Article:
Adjunctive Use of Surveillance and Monitoring Strategies

Surveillance Officers

The utilization of specialized surveillance officers can augment and support sex offender supervision efforts considerably. Specifically, through intensive field work, surveillance officers can provide routine monitoring of sex offenders’ activities and adherence to case plans and specialized conditions, subsequently increasing the amount of time assigned supervision officers can dedicate to other critical case management responsibilities and collaborative activities (Cumming & McGrath, 2005; English et al., 1996, 2003; Pettett & Weirman, 1996; Scott, 1997).

Generally, when monitoring adult sex offenders, surveillance functions are performed by individuals from law enforcement, public safety, or community supervision agencies; for juvenile sex offenders, trackers or public safety officials employed by juvenile courts, juvenile justice agencies, or juvenile supervision agencies may be utilized to augment the supervision activities of juvenile officers. To ensure effective partnering and monitoring, surveillance officers should be trained by specialized supervision officers and other professionals on victimization issues, the etiology and dynamics of sex offending, and effective sex offender management practices. Surveillance officers must also have a clear understanding of the specific offense patterns and dynamic risk factors for each offender for whom they have monitoring responsibility.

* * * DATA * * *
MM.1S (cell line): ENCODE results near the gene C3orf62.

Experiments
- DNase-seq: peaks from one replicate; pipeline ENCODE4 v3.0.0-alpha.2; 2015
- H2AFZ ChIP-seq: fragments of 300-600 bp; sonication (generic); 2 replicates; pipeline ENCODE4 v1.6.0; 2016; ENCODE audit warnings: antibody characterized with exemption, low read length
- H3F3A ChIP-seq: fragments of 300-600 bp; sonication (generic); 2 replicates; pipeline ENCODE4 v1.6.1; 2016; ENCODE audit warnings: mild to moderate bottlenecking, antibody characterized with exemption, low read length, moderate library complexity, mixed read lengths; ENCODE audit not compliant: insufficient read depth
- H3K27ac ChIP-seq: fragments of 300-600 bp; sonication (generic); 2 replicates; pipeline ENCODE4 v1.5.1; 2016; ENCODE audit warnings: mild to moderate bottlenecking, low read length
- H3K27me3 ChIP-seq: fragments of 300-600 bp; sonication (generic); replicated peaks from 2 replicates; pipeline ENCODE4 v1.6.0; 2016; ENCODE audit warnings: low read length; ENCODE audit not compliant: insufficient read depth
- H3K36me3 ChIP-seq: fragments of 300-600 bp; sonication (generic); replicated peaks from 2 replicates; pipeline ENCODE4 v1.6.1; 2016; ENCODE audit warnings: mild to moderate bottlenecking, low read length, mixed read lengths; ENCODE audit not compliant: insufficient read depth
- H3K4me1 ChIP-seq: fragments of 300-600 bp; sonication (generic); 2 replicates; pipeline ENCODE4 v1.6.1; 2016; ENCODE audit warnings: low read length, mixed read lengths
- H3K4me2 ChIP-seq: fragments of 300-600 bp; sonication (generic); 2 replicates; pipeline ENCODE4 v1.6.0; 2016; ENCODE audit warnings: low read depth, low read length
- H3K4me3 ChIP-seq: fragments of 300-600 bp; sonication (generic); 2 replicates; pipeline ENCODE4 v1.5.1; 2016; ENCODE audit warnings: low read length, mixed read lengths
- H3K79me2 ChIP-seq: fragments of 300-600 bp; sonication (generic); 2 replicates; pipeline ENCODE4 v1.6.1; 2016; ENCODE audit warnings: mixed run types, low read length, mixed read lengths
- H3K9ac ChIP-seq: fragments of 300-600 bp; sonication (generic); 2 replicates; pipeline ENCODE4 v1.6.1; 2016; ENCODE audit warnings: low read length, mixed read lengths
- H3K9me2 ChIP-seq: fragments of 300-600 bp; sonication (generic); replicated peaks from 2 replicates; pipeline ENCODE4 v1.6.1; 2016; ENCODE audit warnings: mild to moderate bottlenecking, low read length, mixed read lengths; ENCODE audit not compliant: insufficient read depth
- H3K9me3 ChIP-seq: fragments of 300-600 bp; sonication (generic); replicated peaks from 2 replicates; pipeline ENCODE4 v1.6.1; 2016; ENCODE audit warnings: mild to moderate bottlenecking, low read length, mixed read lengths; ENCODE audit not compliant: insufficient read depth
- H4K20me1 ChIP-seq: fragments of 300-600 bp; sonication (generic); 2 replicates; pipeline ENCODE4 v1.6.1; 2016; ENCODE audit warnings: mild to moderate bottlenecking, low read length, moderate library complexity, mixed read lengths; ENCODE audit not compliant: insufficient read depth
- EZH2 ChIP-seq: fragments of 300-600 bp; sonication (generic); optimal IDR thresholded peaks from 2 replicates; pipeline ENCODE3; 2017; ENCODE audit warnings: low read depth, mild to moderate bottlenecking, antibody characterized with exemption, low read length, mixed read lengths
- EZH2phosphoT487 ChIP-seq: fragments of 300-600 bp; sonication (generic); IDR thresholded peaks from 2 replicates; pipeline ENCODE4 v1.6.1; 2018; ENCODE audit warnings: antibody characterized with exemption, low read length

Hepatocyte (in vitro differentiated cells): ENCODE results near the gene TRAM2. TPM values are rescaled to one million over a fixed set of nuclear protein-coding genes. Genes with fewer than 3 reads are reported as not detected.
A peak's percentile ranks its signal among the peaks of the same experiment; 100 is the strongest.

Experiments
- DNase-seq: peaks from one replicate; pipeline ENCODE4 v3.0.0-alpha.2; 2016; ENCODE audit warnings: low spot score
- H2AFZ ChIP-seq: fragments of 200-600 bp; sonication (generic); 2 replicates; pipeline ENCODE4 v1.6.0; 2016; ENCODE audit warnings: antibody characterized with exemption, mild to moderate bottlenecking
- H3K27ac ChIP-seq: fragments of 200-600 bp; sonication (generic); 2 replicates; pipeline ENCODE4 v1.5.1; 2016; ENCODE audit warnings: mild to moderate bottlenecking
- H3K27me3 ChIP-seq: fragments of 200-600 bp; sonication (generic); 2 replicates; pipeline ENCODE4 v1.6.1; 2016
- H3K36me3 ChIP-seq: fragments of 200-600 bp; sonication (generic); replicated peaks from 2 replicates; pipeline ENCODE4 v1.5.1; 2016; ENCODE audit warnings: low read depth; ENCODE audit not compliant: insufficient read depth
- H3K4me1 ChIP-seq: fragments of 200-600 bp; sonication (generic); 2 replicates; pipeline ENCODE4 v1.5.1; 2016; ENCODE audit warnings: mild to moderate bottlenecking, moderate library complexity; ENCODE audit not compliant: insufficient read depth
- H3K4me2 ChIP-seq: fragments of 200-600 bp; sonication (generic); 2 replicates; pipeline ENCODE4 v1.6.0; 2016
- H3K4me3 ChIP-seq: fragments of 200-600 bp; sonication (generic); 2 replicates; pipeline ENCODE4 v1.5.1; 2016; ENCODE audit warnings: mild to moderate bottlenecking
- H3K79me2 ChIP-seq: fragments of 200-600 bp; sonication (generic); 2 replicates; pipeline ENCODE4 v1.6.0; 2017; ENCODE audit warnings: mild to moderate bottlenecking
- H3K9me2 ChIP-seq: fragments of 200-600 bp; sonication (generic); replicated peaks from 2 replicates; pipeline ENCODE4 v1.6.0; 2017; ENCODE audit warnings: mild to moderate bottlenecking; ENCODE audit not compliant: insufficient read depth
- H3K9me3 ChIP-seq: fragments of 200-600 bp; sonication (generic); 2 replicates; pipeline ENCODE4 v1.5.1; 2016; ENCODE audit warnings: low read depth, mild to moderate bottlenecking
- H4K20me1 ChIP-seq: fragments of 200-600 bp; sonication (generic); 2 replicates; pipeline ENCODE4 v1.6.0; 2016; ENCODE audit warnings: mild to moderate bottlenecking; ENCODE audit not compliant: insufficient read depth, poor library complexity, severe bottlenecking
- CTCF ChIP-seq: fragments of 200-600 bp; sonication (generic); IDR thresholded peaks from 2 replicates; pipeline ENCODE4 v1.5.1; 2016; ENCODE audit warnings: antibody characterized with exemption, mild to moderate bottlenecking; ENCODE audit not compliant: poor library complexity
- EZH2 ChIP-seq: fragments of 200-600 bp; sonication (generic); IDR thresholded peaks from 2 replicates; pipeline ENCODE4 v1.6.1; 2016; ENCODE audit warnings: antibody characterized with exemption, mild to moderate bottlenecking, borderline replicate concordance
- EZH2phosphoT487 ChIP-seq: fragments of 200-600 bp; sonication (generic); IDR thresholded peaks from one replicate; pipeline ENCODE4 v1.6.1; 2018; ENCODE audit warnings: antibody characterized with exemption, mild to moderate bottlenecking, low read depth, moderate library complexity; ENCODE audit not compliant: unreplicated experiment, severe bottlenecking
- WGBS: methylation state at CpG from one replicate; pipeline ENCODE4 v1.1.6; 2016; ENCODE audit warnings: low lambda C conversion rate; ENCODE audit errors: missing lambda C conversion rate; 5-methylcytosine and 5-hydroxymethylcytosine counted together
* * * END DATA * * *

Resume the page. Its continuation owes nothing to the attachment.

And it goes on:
Surveillance officers should focus on developing productive working relationships with offenders and their collaterals. This enables surveillance officers to assess more thoroughly sex offenders’ engagement in treatment, compliance with supervision, status and nature of significant relationships, potential high risk factors or behaviors, access to victims, and effective or ineffective use of coping skills (CSOM, 2002a, 2002b; Cumming & McGrath, 2000, 2005; English, 1998; English et al., 1996, 2003; Hudson et al., 2002; Marques et al., 2000; Pettett & Weirman, 1996; Scott, 1997). Hence, where utilized, surveillance officers can play a critical role on sex offender case management teams. Through immersion in the field of sex offender management and the day–to–day activities of specific offenders, surveillance officers become well positioned to identify concerns or problems and can subsequently alert supervision officers and other team members to the need for intervention. Beyond identifying risks posed by offenders, surveillance officers should also be expected and willing to recognize and provide important information that reflects offenders’ progress and successes (Cumming & McGrath, 2000, 2005).

Electronic Monitoring

The use of surveillance technologies, including electronic monitoring and global positioning systems has recently become increasingly popular to enhance the risk management efforts of supervision officers with sex offenders (see, e.g., DeMichele, Payne, & Button, 2007; English et al., 2003; ICAOS, 2007; Lyons, 2006; Schlank & Bidelman, 2001). More than half of states in the U.S. have created policies or passed legislation that stipulates that electronic monitoring can be used to manage these offenders (DeMichele et al., 2007; ICAOS, 2007).

Currently, however, there is a lack of research that demonstrates the impact of electronic monitoring when used with sex offenders. To date, there have only been limited efforts to examine the efficacy of electronic monitoring with general criminal offenders, with the existing studies indicating that it does not affect recidivism (see, e.g., Aos et al., 2006; Bonta, Wallace–Capretta, & Rooney, 2000; Renzema & Mayo–Wilson, 2005).